The Devil Is In The Details
With a growing amputee population, two firms partner to design artificial limbs that use vacuum pumps to increase circulation, comfort, and quality of life.
February 25, 2011
Until recently, artificial limbs were held on via archaic methods, such as straps, sleeves, or pins. All of the former methods allowed for certain types of motion, motion that creates sores and pressure. Ray McKinney, certified prosthetist orthotist (CPO) of McKinney Prosthetics, and his partner in design, William Flemming, president of Dynaflo, have developed a vacuum suspension system to create a seal that securely holds the prosthesis to the limb.
The new system eliminates excess motion and, since the vacuum pressure is high enough, it converts perspiration from the socket to a vapor that seeps out through the pump back into the atmosphere—curing another ailment of the below-knee amputee community.
The vacuum not only holds the leg on, but it also makes the prosthetic feel lighter and stabilizes the bind between the limb and prosthesis.
“Normally, as amputees will tell you, when they put the leg on in the morning it will usually fit fine, but it shrinks and continues to shrink all day as a result of the positive pressure of the prosthesis,” says McKinney. “But with elevated vacuum, if it’s higher than 15 in-Hg, which these pumps are, it keeps the limbs from shrinking.”
According to McKinney, limbs normally shrink anywhere from seven to 12 percent of their limb volume in the course of the day. In vacuum, they shrink less than one percent, and problems typically don’t occur until four percent. The seal between the socket and the limb and liner is not perfect. Over the course of several hours, the vacuum will diminish and the pump has to be able to reestablish the vacuum.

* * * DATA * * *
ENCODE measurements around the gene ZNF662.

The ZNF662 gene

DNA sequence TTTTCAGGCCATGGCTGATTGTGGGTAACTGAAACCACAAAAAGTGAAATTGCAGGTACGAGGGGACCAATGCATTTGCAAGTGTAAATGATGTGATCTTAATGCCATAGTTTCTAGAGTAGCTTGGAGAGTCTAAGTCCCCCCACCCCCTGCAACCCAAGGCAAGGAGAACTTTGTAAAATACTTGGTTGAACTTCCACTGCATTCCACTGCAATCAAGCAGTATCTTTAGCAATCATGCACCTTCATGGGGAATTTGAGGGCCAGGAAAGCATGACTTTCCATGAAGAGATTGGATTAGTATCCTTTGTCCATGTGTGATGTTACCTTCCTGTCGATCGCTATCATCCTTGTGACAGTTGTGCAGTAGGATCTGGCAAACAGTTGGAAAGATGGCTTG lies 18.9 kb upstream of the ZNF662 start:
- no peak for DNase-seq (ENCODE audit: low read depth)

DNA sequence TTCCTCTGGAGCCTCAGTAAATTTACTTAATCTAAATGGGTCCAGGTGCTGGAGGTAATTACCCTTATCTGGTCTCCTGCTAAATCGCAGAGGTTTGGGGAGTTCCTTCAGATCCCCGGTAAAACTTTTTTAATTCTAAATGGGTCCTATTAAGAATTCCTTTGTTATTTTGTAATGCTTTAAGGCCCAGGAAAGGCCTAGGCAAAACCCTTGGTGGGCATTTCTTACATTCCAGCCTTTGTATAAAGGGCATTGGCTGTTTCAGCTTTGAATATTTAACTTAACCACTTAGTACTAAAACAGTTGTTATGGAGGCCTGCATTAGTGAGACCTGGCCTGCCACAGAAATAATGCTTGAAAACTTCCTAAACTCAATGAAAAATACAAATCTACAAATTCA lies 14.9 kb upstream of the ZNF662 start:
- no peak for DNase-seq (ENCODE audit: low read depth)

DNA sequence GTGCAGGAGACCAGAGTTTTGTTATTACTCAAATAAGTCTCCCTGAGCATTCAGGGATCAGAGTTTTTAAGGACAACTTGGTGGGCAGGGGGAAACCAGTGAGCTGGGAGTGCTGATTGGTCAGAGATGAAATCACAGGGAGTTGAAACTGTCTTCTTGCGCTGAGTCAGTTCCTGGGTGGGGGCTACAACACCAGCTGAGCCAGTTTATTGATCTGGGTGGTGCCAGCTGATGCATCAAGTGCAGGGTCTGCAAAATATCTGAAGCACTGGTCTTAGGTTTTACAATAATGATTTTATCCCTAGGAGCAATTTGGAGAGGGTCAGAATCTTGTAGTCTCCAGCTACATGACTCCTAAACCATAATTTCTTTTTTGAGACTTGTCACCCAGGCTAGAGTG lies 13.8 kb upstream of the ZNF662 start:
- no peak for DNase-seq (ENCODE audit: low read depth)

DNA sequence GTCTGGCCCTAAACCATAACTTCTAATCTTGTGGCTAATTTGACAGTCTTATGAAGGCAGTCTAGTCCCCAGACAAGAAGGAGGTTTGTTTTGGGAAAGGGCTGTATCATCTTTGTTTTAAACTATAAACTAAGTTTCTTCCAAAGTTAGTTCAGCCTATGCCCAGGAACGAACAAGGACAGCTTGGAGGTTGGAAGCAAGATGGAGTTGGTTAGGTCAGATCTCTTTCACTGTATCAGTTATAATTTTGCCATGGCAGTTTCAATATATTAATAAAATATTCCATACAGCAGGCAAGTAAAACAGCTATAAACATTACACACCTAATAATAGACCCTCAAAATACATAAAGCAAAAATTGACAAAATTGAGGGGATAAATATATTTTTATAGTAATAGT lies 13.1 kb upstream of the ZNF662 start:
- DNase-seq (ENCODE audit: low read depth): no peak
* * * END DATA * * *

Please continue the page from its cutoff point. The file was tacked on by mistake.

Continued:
The pump was Flemming’s brainchild and was designed specifically for this application.
“What’s unique about the pump itself is the fact that it’s very small, but it’s capable of generating a relatively high vacuum level [up to 25 in-Hg] and that compares to an absolute vacuum level of about 29 in-Hg,” says Flemming. “In most actual installations, nowhere near 25 in-Hg is required. They typically run up to a maximum of about 20 in-Hg.”
The key attribute of the pump is its ability to start against a relatively high vacuum. Pumps of this type are characteristically capable of running against a higher load, whether it be pressure or vacuum, but they’re capable of running against a higher load than they can start against.
Flemming had to develop a system that was capable of starting at a relatively high load to suit this application.
In a diaphragm-type pump, such as this one, the pump seals the media/fluid path from the outside environment. This is advantageous in this particular application because a number of things, including sweat and/or lubricants, are used to put the sockets on.
“A number of things can go wrong in the context of a system that is electronically controlled,” says Flemming. “It’s good to have a pump that seals the fluid path and can be exhausted externally to the rest of the system.”
Without the vacuum, the remaining limb continually shrinks all day. When it shrinks, it gets loose and it bobbles up and down, which causes sores. With a vacuum, it prevents that shrinking from taking place.
“If they’re nice and comfortable at the beginning of the morning [with the vacuum], they’ll still be comfortable if they’re dancing at midnight,” McKinney says.
Pain & Suffering
McKinney is currently on the clinical end of the design, but it has been demonstrated that, by virtue of the cycling of the vacuum load, circulation in the residual limb is promoted. This encourages healthier tissue, better healing, and far fewer problems for amputees.
The device is installed as part of the prosthetic, so it has to be small, lightweight, and portable. In most of the devices, the source of power is a lithium-ion battery. Lithium-ion cells have a nominal cell voltage of about 3.7 VDC. As a result, the pump must be capable of operating at a really low applied voltage.
The motor that drives the pump is a Maxon Motor RE-14 series ironless core motor which can provide high torque output in a relatively small diameter.